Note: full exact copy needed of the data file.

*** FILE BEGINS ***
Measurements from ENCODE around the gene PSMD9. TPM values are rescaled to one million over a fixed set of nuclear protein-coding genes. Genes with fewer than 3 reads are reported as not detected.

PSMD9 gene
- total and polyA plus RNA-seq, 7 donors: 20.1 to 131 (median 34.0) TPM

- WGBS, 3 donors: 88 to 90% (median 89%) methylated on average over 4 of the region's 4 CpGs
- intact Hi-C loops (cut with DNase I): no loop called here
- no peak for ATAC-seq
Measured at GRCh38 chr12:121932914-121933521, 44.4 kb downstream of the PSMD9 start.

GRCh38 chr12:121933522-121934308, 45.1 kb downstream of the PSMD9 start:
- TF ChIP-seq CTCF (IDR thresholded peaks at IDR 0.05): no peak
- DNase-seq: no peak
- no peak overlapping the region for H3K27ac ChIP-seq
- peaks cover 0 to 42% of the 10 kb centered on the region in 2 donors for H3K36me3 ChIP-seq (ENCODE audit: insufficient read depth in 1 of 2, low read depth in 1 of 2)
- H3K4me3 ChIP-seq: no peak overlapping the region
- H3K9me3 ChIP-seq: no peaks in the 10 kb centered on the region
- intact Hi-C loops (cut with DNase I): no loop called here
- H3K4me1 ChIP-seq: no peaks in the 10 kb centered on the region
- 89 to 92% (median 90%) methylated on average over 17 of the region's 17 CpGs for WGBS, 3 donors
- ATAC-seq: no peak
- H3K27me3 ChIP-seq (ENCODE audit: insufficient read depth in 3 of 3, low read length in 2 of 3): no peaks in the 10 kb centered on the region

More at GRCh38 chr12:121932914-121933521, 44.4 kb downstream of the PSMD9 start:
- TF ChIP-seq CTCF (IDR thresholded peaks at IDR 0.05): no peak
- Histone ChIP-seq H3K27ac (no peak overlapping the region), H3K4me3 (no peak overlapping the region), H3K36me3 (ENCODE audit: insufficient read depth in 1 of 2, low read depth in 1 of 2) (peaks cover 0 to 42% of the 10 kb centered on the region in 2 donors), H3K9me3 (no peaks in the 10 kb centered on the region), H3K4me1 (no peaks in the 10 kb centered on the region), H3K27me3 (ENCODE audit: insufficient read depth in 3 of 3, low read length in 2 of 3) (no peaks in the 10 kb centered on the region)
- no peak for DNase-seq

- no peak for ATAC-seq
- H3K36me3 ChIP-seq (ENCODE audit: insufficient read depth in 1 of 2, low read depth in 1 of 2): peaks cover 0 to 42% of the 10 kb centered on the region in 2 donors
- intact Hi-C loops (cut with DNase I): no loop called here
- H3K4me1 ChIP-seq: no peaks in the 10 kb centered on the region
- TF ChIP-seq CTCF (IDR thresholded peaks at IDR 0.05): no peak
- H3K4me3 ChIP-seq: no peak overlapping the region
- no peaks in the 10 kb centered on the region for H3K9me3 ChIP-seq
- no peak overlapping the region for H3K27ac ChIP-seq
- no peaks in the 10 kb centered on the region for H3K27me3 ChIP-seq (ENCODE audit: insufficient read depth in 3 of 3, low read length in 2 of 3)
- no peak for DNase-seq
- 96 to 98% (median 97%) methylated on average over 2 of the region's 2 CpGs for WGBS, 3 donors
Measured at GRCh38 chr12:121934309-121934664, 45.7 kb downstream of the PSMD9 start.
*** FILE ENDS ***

Measurements from ENCODE around the gene PSMD9. TPM values are rescaled to one million over a fixed set of nuclear protein-coding genes. Genes with fewer than 3 reads are reported as not detected.

PSMD9 gene
- total and polyA plus RNA-seq, 7 donors: 20.1 to 131 (median 34.0) TPM

- WGBS, 3 donors: 88 to 90% (median 89%) methylated on average over 4 of the region's 4 CpGs
- intact Hi-C loops (cut with DNase I): no loop called here
- no peak for ATAC-seq
Measured at GRCh38 chr12:121932914-121933521, 44.4 kb downstream of the PSMD9 start.

GRCh38 chr12:121933522-121934308, 45.1 kb downstream of the PSMD9 start:
- TF ChIP-seq CTCF (IDR thresholded peaks at IDR 0.05): no peak
- DNase-seq: no peak
- no peak overlapping the region for H3K27ac ChIP-seq
- peaks cover 0 to 42% of the 10 kb centered on the region in 2 donors for H3K36me3 ChIP-seq (ENCODE audit: insufficient read depth in 1 of 2, low read depth in 1 of 2)
- H3K4me3 ChIP-seq: no peak overlapping the region
- H3K9me3 ChIP-seq: no peaks in the 10 kb centered on the region
- intact Hi-C loops (cut with DNase I): no loop called here
- H3K4me1 ChIP-seq: no peaks in the 10 kb centered on the region
- 89 to 92% (median 90%) methylated on average over 17 of the region's 17 CpGs for WGBS, 3 donors
- ATAC-seq: no peak
- H3K27me3 ChIP-seq (ENCODE audit: insufficient read depth in 3 of 3, low read length in 2 of 3): no peaks in the 10 kb centered on the region

More at GRCh38 chr12:121932914-121933521, 44.4 kb downstream of the PSMD9 start:
- TF ChIP-seq CTCF (IDR thresholded peaks at IDR 0.05): no peak
- Histone ChIP-seq H3K27ac (no peak overlapping the region), H3K4me3 (no peak overlapping the region), H3K36me3 (ENCODE audit: insufficient read depth in 1 of 2, low read depth in 1 of 2) (peaks cover 0 to 42% of the 10 kb centered on the region in 2 donors), H3K9me3 (no peaks in the 10 kb centered on the region), H3K4me1 (no peaks in the 10 kb centered on the region), H3K27me3 (ENCODE audit: insufficient read depth in 3 of 3, low read length in 2 of 3) (no peaks in the 10 kb centered on the region)
- no peak for DNase-seq

- no peak for ATAC-seq
- H3K36me3 ChIP-seq (ENCODE audit: insufficient read depth in 1 of 2, low read depth in 1 of 2): peaks cover 0 to 42% of the 10 kb centered on the region in 2 donors
- intact Hi-C loops (cut with DNase I): no loop called here
- H3K4me1 ChIP-seq: no peaks in the 10 kb centered on the region
- TF ChIP-seq CTCF (IDR thresholded peaks at IDR 0.05): no peak
- H3K4me3 ChIP-seq: no peak overlapping the region
- no peaks in the 10 kb centered on the region for H3K9me3 ChIP-seq
- no peak overlapping the region for H3K27ac ChIP-seq
- no peaks in the 10 kb centered on the region for H3K27me3 ChIP-seq (ENCODE audit: insufficient read depth in 3 of 3, low read length in 2 of 3)
- no peak for DNase-seq
- 96 to 98% (median 97%) methylated on average over 2 of the region's 2 CpGs for WGBS, 3 donors
Measured at GRCh38 chr12:121934309-121934664, 45.7 kb downstream of the PSMD9 start.